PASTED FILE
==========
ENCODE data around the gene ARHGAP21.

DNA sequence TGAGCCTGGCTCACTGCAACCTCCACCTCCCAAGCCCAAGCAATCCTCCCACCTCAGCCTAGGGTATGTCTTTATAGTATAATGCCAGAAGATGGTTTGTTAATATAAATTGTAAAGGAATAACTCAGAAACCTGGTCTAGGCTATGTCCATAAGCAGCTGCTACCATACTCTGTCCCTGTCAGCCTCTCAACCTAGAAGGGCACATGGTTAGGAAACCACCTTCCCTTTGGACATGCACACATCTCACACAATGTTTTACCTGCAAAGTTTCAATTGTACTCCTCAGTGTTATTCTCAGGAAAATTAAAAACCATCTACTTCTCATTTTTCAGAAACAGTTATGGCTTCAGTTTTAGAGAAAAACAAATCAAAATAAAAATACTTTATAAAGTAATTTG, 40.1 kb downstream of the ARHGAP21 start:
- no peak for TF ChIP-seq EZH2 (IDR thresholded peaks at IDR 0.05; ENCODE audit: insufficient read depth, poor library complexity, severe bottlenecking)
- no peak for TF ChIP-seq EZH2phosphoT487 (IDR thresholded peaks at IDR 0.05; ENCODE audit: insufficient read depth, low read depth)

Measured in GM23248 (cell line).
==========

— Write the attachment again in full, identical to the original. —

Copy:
ENCODE data around the gene ARHGAP21.

DNA sequence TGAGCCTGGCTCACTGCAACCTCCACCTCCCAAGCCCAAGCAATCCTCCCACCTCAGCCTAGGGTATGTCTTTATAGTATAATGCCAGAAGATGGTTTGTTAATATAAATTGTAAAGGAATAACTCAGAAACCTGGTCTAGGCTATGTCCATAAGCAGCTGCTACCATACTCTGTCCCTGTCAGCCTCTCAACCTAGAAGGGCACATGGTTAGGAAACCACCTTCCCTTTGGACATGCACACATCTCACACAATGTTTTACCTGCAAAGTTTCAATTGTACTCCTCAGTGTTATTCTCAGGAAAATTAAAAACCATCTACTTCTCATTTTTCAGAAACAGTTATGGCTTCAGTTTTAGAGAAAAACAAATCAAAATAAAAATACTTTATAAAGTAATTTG, 40.1 kb downstream of the ARHGAP21 start:
- no peak for TF ChIP-seq EZH2 (IDR thresholded peaks at IDR 0.05; ENCODE audit: insufficient read depth, poor library complexity, severe bottlenecking)
- no peak for TF ChIP-seq EZH2phosphoT487 (IDR thresholded peaks at IDR 0.05; ENCODE audit: insufficient read depth, low read depth)

Measured in GM23248 (cell line).